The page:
Top Barn 12 Week Challenge: Week Twelve

Wow, these last 12 weeks have flown by. It’s crazy to think of the things we’ve collectively gone through in the last three months; remember when those frequent storms, which fell without fail every weekend, were the worst of our worries? Oof. The Covid-19 pandemic has done a number on many of us and it was extremely kind of Top Barn’s Rhian and Zoe to allow the group an extra week ‘off’ due to mitigating circumstances.

My 12 Week Challenge
As far as my own 12 Week Challenge is concerned, I am a little disappointed in myself. I completed the Bronze challenge with both mules, but I have used both my holiday/roll-over weeks and I have done very little at all over the last couple of weeks. I really struggled with energy levels towards the end of the challenge, and with restrictions meaning we could no longer go out on a jolly, plus the usual bi-monthly workload increase as the magazine is readied for publishing, I’ve been lazy and allowed myself to fall back on my carefully reserved ‘off’ weeks.

I also didn’t really achieve either of the goals I set out to achieve. Well: technically, I didn’t set goals. I thought of things I’d like to be doing by the end of the challenge, but I didn’t set them in stone.

With Marty, I wanted to have him wearing his breeching by now so that we were ready to start wearing it out and about and begin to build up our hiking mileage, ready for our first overnighters and multi-day treks this summer. I did successfully introduce his ‘baby breeching’ – a simple rope round the quarters, attached to a surcingle – but we didn’t get any further than that as I abandoned schooling sessions in favour of hikes.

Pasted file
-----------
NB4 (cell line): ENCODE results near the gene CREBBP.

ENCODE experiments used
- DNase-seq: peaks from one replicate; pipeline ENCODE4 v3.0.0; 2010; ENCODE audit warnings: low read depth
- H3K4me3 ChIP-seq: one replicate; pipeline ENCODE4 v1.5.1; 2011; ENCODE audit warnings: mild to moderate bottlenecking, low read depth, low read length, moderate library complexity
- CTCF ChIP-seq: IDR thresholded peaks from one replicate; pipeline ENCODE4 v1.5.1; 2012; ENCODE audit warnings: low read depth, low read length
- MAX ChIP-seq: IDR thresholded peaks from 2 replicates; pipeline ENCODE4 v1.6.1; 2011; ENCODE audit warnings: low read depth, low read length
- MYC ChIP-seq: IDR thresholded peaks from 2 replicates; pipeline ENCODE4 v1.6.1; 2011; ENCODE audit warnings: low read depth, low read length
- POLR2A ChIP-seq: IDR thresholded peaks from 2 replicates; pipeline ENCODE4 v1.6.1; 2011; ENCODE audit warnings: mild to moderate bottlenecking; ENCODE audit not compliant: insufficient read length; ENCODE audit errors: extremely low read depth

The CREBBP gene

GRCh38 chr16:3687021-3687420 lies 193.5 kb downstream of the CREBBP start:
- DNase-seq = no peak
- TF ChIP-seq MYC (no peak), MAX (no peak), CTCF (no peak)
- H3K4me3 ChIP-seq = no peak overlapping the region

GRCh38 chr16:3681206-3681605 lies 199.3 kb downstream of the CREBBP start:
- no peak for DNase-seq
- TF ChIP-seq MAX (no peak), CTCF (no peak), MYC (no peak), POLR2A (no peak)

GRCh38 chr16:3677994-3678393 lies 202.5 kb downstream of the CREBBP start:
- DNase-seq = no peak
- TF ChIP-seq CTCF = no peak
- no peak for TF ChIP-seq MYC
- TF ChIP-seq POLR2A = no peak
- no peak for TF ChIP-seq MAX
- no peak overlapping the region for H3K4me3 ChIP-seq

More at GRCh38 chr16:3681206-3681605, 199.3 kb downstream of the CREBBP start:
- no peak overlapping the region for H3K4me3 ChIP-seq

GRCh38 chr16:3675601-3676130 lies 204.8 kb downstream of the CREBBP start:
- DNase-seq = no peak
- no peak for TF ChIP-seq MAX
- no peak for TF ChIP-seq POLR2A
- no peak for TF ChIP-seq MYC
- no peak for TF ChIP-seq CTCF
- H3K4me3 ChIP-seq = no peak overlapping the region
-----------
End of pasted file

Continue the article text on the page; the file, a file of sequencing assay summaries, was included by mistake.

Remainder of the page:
With Xato, I had a vague idea that it would be nice to be confident enough in the saddle that I could enter an online dressage test with him. In other words, I had to be able to trot him further than one side of the arena! We did not manage this, but on the other hand we achieved something entirely different: I not only started leading him out on in hand walks myself, but we started doing them solo – AND I rode him out for the first time since we moved here. All the work we did during the previous weeks of the challenge paid off and I think Xato feels more secure with me than he did before. I had been looking forward to getting out and about with him like I do with Marty, since I think that will be the key to helping him loose weight, but alas…! Bigger Things Happened.

Special Mention Goes To…
I am particularly impressed with Ben and Joey, who also completed the Bronze challenge – except they did it without taking a single week off, despite Joey being lame for a few weeks at the start and Ben having a daily 2 hour commute to the office for a couple of weeks, too. This was excellent dedication from Ben and good for little Joey, who only came to us in November and had just been in a field eating grass and getting fat for the past three years!

Week Twelve was Xato’s holiday week and Marty’s rollover week, but we did a little bit here and there.

Week Twelve

Week Twelve Hours Logged

Xato: 15 minutes
Marty: 1 hour 30

Number Of Sessions In Week Twelve

Xato: 1
Marty: 2

Thursday

I finally got round to taking down and bringing in the fencing from the bottom field, which I’ve been putting off for a while now. I set it all up last year, carrying everything down in the big wheelbarrow we had, and it was an exhausting task so I wasn’t keen to take it all down again. This time, however, I used a Marty instead of a wheelbarrow and that made the job much easier!